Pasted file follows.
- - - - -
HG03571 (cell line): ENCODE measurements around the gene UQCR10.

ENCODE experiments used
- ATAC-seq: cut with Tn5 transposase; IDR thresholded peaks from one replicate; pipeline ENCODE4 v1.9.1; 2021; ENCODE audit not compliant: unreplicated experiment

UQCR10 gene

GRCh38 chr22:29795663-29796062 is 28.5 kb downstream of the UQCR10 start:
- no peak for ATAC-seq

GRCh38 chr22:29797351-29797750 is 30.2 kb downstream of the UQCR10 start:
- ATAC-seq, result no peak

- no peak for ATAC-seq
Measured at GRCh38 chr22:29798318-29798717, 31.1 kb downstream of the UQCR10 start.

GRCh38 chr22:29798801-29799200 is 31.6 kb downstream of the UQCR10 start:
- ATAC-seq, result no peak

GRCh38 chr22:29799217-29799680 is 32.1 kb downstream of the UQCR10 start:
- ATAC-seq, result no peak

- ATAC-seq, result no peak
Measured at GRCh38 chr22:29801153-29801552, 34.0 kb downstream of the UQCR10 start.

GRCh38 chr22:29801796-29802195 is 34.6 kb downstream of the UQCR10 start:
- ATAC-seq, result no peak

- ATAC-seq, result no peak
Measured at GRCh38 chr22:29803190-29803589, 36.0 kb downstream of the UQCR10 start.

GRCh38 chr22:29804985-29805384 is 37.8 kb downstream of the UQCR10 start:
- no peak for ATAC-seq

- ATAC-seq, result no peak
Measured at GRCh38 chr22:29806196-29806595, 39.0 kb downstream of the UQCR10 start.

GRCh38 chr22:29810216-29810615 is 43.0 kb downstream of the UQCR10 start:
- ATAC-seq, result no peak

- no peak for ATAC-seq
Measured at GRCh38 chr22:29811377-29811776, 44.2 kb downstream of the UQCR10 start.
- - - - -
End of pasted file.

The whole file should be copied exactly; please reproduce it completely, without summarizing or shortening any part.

HG03571 (cell line): ENCODE measurements around the gene UQCR10.

ENCODE experiments used
- ATAC-seq: cut with Tn5 transposase; IDR thresholded peaks from one replicate; pipeline ENCODE4 v1.9.1; 2021; ENCODE audit not compliant: unreplicated experiment

UQCR10 gene

GRCh38 chr22:29795663-29796062 is 28.5 kb downstream of the UQCR10 start:
- no peak for ATAC-seq

GRCh38 chr22:29797351-29797750 is 30.2 kb downstream of the UQCR10 start:
- ATAC-seq, result no peak

- no peak for ATAC-seq
Measured at GRCh38 chr22:29798318-29798717, 31.1 kb downstream of the UQCR10 start.

GRCh38 chr22:29798801-29799200 is 31.6 kb downstream of the UQCR10 start:
- ATAC-seq, result no peak

GRCh38 chr22:29799217-29799680 is 32.1 kb downstream of the UQCR10 start:
- ATAC-seq, result no peak

- ATAC-seq, result no peak
Measured at GRCh38 chr22:29801153-29801552, 34.0 kb downstream of the UQCR10 start.

GRCh38 chr22:29801796-29802195 is 34.6 kb downstream of the UQCR10 start:
- ATAC-seq, result no peak

- ATAC-seq, result no peak
Measured at GRCh38 chr22:29803190-29803589, 36.0 kb downstream of the UQCR10 start.

GRCh38 chr22:29804985-29805384 is 37.8 kb downstream of the UQCR10 start:
- no peak for ATAC-seq

- ATAC-seq, result no peak
Measured at GRCh38 chr22:29806196-29806595, 39.0 kb downstream of the UQCR10 start.

GRCh38 chr22:29810216-29810615 is 43.0 kb downstream of the UQCR10 start:
- ATAC-seq, result no peak

- no peak for ATAC-seq
Measured at GRCh38 chr22:29811377-29811776, 44.2 kb downstream of the UQCR10 start.